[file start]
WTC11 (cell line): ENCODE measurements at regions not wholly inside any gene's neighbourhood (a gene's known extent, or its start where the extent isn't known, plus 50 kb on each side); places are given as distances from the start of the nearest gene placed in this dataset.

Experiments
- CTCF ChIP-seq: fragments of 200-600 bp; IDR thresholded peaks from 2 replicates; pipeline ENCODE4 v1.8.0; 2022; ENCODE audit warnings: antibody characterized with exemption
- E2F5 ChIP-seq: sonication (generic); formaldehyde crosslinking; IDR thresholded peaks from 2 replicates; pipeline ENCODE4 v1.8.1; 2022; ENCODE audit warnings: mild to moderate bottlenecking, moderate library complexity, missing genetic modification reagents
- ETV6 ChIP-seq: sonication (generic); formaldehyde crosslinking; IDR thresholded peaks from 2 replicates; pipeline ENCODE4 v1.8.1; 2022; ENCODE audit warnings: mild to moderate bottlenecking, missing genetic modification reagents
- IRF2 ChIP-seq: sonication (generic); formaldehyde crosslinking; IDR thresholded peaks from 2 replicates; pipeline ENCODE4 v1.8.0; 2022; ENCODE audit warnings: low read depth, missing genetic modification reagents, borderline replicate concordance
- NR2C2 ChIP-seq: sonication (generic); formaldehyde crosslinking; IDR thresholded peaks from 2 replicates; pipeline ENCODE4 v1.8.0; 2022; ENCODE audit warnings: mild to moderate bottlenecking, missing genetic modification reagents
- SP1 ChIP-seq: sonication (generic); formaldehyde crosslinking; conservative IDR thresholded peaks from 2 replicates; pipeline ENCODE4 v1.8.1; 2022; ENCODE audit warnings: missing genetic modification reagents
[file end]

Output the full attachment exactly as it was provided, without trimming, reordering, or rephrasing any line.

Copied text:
WTC11 (cell line): ENCODE measurements at regions not wholly inside any gene's neighbourhood (a gene's known extent, or its start where the extent isn't known, plus 50 kb on each side); places are given as distances from the start of the nearest gene placed in this dataset.

Experiments
- CTCF ChIP-seq: fragments of 200-600 bp; IDR thresholded peaks from 2 replicates; pipeline ENCODE4 v1.8.0; 2022; ENCODE audit warnings: antibody characterized with exemption
- E2F5 ChIP-seq: sonication (generic); formaldehyde crosslinking; IDR thresholded peaks from 2 replicates; pipeline ENCODE4 v1.8.1; 2022; ENCODE audit warnings: mild to moderate bottlenecking, moderate library complexity, missing genetic modification reagents
- ETV6 ChIP-seq: sonication (generic); formaldehyde crosslinking; IDR thresholded peaks from 2 replicates; pipeline ENCODE4 v1.8.1; 2022; ENCODE audit warnings: mild to moderate bottlenecking, missing genetic modification reagents
- IRF2 ChIP-seq: sonication (generic); formaldehyde crosslinking; IDR thresholded peaks from 2 replicates; pipeline ENCODE4 v1.8.0; 2022; ENCODE audit warnings: low read depth, missing genetic modification reagents, borderline replicate concordance
- NR2C2 ChIP-seq: sonication (generic); formaldehyde crosslinking; IDR thresholded peaks from 2 replicates; pipeline ENCODE4 v1.8.0; 2022; ENCODE audit warnings: mild to moderate bottlenecking, missing genetic modification reagents
- SP1 ChIP-seq: sonication (generic); formaldehyde crosslinking; conservative IDR thresholded peaks from 2 replicates; pipeline ENCODE4 v1.8.1; 2022; ENCODE audit warnings: missing genetic modification reagents